The idea is, however, to learn from a model text, choosing a couple of song lyrics you really do appreciate. At first it is enough just being a copy-cat: Start to imitate your pet songs, because you want to understand their arrangement. The next step then is to rewrite them, rendering them more personal, adding your own style, your own flavour.

This is one way of getting started. Of course, there are also plenty of different approaches. Let`s, for instance, have a look at the relationship between words and music. Some musicians first compose a song and then add the text, whereas others start with the words and come up with the music later. The third group, the singer-songwriter, combines both strategies and thinks up the lyrics in the process of composing.

Collaborating with a musician, I fall into the first category:  I work with a composer being in charge of the music and my job is to find words that fit the mood. This teamwork really has a lot of benefits. I think in a way this is an easy approach because I don`t have to start from zero but can draw on a ready-made song, on a given melody, already being offered the overall emotion.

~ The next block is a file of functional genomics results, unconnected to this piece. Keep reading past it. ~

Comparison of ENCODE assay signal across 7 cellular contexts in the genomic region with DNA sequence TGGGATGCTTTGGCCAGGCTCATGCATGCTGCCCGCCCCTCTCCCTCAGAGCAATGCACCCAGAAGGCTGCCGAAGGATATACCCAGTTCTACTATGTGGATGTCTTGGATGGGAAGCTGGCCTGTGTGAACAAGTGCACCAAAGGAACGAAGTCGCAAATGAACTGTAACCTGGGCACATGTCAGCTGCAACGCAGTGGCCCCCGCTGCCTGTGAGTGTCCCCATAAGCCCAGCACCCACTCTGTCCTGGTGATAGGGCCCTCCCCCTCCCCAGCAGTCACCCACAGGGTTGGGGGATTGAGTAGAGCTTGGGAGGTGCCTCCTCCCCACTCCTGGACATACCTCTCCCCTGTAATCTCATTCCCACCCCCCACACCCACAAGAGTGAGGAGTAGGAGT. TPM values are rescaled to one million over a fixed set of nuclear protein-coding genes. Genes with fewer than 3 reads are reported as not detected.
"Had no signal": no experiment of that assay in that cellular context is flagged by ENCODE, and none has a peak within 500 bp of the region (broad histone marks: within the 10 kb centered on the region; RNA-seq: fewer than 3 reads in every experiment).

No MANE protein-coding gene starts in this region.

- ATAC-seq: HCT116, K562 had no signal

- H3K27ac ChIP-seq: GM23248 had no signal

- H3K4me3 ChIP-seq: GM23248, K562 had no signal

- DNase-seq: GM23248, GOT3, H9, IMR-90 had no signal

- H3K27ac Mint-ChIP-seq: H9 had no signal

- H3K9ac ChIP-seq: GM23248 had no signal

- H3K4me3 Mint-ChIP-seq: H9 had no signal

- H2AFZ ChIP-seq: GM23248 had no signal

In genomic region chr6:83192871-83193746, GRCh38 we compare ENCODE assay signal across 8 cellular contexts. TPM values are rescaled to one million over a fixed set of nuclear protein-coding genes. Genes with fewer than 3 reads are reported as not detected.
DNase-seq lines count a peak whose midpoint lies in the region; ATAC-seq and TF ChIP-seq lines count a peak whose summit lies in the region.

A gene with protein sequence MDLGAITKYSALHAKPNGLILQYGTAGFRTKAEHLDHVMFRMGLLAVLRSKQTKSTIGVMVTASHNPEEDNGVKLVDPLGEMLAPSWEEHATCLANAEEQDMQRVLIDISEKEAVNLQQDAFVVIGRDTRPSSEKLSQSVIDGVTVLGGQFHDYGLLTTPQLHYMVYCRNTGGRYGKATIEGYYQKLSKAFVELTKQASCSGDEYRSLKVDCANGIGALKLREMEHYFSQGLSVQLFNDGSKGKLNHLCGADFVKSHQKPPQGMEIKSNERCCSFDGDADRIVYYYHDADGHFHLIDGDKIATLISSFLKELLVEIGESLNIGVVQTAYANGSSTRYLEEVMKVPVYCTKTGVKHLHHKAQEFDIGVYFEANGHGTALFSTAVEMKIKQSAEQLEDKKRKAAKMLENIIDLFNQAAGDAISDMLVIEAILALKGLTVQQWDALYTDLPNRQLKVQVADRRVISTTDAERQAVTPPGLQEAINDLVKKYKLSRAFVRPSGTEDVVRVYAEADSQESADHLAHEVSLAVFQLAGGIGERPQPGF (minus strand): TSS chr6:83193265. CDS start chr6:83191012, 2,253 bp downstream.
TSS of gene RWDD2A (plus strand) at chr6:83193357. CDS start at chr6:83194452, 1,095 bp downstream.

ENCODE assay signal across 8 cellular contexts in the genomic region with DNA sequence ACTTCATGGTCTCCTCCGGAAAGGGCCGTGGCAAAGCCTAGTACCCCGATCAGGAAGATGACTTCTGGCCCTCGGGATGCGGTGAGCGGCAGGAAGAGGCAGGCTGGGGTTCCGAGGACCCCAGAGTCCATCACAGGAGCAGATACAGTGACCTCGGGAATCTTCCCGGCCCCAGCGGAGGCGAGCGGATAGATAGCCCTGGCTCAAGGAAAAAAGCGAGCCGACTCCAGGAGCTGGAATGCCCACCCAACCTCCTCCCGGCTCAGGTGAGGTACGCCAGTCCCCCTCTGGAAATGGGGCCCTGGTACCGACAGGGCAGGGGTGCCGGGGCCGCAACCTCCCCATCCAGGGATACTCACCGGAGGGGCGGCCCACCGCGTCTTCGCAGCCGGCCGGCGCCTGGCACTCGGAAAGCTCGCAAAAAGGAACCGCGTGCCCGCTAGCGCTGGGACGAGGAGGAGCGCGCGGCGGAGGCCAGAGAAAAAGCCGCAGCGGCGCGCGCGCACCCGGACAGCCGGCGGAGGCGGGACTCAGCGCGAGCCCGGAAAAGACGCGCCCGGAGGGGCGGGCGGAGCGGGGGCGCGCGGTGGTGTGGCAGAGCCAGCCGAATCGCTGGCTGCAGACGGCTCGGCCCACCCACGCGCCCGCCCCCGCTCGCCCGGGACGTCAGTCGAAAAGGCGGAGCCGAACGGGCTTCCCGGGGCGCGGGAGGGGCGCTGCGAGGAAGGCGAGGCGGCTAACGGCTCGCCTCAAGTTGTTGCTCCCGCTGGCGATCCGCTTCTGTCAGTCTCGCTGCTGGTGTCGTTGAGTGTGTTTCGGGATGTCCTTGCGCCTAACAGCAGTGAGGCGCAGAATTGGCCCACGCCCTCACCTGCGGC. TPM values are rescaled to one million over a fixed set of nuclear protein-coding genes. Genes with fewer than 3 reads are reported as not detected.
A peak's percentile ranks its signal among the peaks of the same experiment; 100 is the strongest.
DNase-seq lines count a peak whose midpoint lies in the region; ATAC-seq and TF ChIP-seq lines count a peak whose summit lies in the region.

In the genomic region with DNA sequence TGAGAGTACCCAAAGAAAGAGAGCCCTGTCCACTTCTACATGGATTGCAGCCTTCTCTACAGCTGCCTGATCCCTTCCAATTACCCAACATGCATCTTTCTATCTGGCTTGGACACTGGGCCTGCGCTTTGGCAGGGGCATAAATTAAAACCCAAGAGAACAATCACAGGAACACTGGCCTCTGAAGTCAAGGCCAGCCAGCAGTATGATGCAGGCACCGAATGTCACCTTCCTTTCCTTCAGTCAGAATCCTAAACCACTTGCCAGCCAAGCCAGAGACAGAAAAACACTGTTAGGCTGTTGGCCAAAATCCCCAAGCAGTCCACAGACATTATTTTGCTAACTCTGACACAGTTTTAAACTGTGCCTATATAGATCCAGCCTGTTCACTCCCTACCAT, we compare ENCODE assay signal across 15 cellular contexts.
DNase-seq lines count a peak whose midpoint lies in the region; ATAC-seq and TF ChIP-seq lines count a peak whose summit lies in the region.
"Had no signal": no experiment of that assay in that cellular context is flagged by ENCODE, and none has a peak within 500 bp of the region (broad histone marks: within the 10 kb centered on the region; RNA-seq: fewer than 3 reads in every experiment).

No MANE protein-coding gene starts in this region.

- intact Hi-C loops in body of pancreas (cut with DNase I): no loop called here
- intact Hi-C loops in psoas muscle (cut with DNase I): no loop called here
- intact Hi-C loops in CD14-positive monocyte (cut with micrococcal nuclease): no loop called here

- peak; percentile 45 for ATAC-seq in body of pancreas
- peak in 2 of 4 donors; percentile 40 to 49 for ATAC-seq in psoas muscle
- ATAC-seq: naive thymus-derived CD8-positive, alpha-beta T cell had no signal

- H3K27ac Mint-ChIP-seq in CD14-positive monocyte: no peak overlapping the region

Clustering and Freewriting: Getting a feeling for your song

So, when you are as lucky as me and already have the music to work with, you should make yourself familiar with what you`ve got. At first, I listen various times to the chord progression and the melody and try to connect with the overall atmosphere, with the feeling the music conveys. Is it romantic, full of dreams, is it desperate, full of aggression or is it an easy-going, light and charming melody? And then I start picking up a pencil.

I often draw a word cluster or do some general brainstorming, jotting down all the words and ideas that pop up even if they sound stupid or off the track. When you try to trigger ideas, it is vital not to judge them too early because at that moment it is more important to get into the flow than to produce ready-made products.